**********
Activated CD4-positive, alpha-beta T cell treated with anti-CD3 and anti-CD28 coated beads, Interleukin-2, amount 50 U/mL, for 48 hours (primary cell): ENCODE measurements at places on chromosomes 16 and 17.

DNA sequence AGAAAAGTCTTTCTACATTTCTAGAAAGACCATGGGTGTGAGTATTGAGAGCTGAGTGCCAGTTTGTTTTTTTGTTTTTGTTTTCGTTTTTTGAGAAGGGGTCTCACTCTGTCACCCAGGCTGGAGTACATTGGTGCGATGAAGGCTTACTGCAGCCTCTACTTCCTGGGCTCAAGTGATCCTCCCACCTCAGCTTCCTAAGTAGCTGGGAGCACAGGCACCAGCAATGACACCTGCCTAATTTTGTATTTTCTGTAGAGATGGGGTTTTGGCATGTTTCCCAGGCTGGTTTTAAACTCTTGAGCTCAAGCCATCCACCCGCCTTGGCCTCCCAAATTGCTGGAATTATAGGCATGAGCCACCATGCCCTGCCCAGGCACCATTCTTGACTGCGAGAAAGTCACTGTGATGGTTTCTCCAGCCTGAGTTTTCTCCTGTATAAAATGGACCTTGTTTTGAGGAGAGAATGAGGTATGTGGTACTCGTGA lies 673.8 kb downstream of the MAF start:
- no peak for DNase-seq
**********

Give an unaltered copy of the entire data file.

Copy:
Activated CD4-positive, alpha-beta T cell treated with anti-CD3 and anti-CD28 coated beads, Interleukin-2, amount 50 U/mL, for 48 hours (primary cell): ENCODE measurements at places on chromosomes 16 and 17.

DNA sequence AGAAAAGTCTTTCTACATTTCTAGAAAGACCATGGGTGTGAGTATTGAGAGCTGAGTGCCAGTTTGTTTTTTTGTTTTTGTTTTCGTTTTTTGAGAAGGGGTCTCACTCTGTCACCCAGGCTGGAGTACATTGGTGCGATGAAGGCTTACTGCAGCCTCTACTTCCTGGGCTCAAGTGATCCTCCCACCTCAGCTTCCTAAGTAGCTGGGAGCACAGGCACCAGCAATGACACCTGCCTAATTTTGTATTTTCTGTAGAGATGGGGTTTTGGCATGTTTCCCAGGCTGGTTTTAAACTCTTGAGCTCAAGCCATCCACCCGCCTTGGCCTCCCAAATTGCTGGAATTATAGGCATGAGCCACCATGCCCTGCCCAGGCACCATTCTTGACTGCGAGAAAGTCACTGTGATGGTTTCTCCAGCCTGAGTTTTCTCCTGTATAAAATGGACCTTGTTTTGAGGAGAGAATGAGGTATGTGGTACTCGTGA lies 673.8 kb downstream of the MAF start:
- no peak for DNase-seq